# Friday math movie - The mathematics of war

By Murray Bourne, 08 May 2009

The intro to today's movie has:

By pulling raw data from the news and plotting it onto a graph, Sean Gourley and his team have come up with a stunning conclusion about the nature of modern war -- and perhaps a model for resolving conflicts.

I was troubled by this video because it is not up to TED's usual high standards.

Anyway, watch it first (it's 7 minutes) and then see my critique below.

His graphs are just Zipf Distributions (which I wrote about in Zipf Distributions, log-log graphs and Site Statistics) and as he introduced the topic, I expected him to say something like "and this is a common pattern found in wealth distribution, word frequency in a book, and so on". But he doesn't.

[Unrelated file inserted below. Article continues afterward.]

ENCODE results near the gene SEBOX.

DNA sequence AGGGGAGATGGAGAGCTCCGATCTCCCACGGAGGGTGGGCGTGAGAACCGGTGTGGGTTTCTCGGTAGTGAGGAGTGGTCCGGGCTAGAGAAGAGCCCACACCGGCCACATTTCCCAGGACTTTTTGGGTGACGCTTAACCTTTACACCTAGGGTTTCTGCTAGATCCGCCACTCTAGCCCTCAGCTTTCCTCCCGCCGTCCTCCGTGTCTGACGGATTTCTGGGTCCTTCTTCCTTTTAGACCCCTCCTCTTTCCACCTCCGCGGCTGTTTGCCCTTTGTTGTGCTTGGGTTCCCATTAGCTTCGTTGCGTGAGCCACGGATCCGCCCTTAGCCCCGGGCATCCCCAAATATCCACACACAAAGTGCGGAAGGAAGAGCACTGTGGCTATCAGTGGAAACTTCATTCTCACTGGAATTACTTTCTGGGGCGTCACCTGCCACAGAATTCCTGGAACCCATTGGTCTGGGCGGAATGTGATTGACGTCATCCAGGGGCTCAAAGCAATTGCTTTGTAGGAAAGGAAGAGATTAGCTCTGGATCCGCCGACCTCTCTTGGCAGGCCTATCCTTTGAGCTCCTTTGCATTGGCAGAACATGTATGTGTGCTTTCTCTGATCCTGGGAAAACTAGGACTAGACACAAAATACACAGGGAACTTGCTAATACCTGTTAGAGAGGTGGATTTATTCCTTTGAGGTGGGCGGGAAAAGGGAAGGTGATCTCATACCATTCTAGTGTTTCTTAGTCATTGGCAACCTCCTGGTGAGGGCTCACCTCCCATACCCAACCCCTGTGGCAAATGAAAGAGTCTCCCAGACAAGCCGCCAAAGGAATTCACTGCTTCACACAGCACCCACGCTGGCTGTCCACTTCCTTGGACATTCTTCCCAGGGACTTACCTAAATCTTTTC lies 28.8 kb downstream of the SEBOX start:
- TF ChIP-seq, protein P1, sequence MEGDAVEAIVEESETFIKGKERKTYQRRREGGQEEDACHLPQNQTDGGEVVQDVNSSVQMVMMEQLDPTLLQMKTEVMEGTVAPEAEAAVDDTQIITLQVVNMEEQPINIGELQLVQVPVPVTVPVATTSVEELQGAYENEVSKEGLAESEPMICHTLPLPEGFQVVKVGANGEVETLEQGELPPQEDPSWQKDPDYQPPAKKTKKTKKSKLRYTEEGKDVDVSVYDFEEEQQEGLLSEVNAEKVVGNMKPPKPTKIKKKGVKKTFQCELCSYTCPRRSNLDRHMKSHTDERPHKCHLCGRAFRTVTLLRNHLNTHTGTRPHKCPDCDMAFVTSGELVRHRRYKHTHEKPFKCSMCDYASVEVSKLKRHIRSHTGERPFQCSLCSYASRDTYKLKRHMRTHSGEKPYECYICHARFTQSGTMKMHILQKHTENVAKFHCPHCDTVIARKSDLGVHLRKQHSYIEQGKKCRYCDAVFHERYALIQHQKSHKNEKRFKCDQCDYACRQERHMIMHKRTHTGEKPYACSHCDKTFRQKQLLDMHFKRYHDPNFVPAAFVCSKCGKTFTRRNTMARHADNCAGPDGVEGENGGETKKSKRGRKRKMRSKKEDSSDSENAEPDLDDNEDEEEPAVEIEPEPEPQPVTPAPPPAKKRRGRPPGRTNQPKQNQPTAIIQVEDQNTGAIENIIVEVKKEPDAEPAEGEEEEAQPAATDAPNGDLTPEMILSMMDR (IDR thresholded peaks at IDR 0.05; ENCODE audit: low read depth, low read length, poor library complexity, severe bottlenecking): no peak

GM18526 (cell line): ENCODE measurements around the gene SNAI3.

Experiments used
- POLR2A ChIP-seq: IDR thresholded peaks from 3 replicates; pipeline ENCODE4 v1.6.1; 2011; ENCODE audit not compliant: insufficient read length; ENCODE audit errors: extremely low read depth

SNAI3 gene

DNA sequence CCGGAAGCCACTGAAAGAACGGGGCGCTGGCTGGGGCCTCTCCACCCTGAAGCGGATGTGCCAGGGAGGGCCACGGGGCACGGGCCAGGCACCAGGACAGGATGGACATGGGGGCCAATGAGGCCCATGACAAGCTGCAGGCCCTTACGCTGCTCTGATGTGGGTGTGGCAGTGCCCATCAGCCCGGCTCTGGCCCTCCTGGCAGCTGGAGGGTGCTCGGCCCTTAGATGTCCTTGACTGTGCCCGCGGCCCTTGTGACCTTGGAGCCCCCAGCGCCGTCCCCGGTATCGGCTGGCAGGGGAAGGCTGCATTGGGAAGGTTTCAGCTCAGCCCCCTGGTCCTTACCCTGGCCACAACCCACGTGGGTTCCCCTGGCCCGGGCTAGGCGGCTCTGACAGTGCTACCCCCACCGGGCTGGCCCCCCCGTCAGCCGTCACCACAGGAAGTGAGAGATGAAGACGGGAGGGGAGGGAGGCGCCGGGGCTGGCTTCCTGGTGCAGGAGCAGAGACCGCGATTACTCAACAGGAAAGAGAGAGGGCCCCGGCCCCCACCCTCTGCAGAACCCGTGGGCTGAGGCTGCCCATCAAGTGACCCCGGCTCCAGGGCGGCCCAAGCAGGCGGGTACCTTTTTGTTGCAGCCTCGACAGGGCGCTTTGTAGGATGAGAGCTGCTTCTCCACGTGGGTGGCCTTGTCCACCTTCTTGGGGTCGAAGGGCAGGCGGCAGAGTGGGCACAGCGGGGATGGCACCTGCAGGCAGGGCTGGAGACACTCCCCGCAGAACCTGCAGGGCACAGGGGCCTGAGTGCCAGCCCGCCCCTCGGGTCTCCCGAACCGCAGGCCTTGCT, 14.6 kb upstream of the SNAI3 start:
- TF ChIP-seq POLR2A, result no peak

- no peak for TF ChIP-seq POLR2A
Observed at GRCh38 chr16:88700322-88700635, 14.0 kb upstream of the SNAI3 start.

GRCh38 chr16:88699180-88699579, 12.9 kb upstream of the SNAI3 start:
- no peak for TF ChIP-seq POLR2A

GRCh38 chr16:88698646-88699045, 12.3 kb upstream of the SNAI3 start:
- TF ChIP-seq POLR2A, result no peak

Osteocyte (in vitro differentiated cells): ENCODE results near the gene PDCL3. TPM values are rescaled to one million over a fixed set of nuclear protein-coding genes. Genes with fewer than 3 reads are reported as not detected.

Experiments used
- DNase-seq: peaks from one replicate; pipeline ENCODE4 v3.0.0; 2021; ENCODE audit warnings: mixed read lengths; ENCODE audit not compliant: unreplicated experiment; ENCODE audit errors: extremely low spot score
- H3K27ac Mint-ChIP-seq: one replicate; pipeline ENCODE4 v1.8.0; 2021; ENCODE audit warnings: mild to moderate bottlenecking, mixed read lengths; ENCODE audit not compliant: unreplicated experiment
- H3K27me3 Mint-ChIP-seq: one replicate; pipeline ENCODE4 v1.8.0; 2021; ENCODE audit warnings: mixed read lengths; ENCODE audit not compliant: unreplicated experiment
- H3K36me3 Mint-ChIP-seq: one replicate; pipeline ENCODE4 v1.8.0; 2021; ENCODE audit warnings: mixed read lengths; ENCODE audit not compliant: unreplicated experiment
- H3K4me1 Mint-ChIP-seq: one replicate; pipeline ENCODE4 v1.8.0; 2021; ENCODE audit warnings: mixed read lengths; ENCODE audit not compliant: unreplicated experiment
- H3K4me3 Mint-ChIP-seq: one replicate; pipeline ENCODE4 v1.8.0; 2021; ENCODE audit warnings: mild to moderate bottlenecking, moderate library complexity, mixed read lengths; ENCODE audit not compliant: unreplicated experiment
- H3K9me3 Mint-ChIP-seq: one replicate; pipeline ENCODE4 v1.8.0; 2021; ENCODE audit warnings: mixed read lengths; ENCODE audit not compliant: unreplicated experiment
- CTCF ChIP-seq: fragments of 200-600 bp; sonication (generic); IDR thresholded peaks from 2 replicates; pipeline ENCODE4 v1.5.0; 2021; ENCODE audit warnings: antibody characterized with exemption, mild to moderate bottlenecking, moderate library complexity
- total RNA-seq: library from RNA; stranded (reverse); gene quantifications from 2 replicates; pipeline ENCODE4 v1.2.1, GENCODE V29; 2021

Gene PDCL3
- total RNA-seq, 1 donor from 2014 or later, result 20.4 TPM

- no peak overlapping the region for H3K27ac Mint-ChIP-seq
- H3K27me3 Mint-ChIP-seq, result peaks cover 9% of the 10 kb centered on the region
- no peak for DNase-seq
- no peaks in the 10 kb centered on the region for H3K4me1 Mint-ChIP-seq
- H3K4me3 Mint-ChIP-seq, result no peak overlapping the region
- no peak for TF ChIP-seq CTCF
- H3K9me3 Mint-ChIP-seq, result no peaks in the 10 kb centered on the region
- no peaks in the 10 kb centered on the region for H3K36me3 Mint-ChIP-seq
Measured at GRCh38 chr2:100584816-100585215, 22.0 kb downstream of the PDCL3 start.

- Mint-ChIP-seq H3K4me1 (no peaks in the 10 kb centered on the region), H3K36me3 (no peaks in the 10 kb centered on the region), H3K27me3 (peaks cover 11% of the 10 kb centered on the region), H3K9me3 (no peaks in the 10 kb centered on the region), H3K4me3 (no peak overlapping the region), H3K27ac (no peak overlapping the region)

The implication from what he says is that his team was the first to discover such a pattern. It could be that he is trying to address a non-mathematical audience and he's trying to make things simple (that's good), but it comes across as sloppy.

He doesn't make clear what he understands by "alpha". It appears to be the amount of conflict, but I'm not sure that too many politicians (especially Bush, but we don't have to worry about his ignorance any more) will be inspired to "lower α" - how would they do it, anyway?

It's interesting, but in the end, it's not a very satisfying video...

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